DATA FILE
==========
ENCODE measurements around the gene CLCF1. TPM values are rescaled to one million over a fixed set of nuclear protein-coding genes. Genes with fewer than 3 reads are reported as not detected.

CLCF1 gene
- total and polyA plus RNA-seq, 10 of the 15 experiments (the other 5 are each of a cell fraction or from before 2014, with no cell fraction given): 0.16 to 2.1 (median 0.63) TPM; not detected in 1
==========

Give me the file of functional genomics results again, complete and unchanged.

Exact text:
ENCODE measurements around the gene CLCF1. TPM values are rescaled to one million over a fixed set of nuclear protein-coding genes. Genes with fewer than 3 reads are reported as not detected.

CLCF1 gene
- total and polyA plus RNA-seq, 10 of the 15 experiments (the other 5 are each of a cell fraction or from before 2014, with no cell fraction given): 0.16 to 2.1 (median 0.63) TPM; not detected in 1